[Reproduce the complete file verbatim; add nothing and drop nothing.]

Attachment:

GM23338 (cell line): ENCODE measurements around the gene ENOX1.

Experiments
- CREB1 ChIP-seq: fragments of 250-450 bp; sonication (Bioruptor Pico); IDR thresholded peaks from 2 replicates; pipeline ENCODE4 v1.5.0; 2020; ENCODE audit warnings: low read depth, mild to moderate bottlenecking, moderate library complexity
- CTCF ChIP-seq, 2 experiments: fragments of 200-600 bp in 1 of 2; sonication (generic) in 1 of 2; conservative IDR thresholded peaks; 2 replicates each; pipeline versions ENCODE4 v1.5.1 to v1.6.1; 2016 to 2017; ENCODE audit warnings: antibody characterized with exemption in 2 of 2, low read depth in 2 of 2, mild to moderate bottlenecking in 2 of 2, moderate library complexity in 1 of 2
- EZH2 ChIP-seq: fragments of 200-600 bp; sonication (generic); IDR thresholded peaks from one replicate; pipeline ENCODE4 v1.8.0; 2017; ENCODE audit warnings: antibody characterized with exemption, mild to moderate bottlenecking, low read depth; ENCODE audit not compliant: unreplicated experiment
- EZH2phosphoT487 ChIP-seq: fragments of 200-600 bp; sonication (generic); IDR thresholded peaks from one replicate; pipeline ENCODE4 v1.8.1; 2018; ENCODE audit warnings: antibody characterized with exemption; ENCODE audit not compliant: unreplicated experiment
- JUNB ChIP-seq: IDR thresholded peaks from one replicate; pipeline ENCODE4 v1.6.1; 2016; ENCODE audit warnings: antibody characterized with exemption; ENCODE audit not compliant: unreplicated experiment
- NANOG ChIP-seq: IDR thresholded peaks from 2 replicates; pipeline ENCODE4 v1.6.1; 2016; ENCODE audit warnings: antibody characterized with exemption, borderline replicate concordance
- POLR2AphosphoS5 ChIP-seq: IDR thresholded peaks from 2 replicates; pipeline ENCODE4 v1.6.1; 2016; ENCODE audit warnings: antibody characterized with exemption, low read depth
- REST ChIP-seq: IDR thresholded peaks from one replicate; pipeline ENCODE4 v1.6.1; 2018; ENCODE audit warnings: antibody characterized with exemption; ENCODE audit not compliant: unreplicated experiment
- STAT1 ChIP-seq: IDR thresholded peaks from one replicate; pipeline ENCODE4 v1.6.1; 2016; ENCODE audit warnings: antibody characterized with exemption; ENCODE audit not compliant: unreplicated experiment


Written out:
GM23338 (cell line): ENCODE measurements around the gene ENOX1.

Experiments
- CREB1 ChIP-seq: fragments of 250-450 bp; sonication (Bioruptor Pico); IDR thresholded peaks from 2 replicates; pipeline ENCODE4 v1.5.0; 2020; ENCODE audit warnings: low read depth, mild to moderate bottlenecking, moderate library complexity
- CTCF ChIP-seq, 2 experiments: fragments of 200-600 bp in 1 of 2; sonication (generic) in 1 of 2; conservative IDR thresholded peaks; 2 replicates each; pipeline versions ENCODE4 v1.5.1 to v1.6.1; 2016 to 2017; ENCODE audit warnings: antibody characterized with exemption in 2 of 2, low read depth in 2 of 2, mild to moderate bottlenecking in 2 of 2, moderate library complexity in 1 of 2
- EZH2 ChIP-seq: fragments of 200-600 bp; sonication (generic); IDR thresholded peaks from one replicate; pipeline ENCODE4 v1.8.0; 2017; ENCODE audit warnings: antibody characterized with exemption, mild to moderate bottlenecking, low read depth; ENCODE audit not compliant: unreplicated experiment
- EZH2phosphoT487 ChIP-seq: fragments of 200-600 bp; sonication (generic); IDR thresholded peaks from one replicate; pipeline ENCODE4 v1.8.1; 2018; ENCODE audit warnings: antibody characterized with exemption; ENCODE audit not compliant: unreplicated experiment
- JUNB ChIP-seq: IDR thresholded peaks from one replicate; pipeline ENCODE4 v1.6.1; 2016; ENCODE audit warnings: antibody characterized with exemption; ENCODE audit not compliant: unreplicated experiment
- NANOG ChIP-seq: IDR thresholded peaks from 2 replicates; pipeline ENCODE4 v1.6.1; 2016; ENCODE audit warnings: antibody characterized with exemption, borderline replicate concordance
- POLR2AphosphoS5 ChIP-seq: IDR thresholded peaks from 2 replicates; pipeline ENCODE4 v1.6.1; 2016; ENCODE audit warnings: antibody characterized with exemption, low read depth
- REST ChIP-seq: IDR thresholded peaks from one replicate; pipeline ENCODE4 v1.6.1; 2018; ENCODE audit warnings: antibody characterized with exemption; ENCODE audit not compliant: unreplicated experiment
- STAT1 ChIP-seq: IDR thresholded peaks from one replicate; pipeline ENCODE4 v1.6.1; 2016; ENCODE audit warnings: antibody characterized with exemption; ENCODE audit not compliant: unreplicated experiment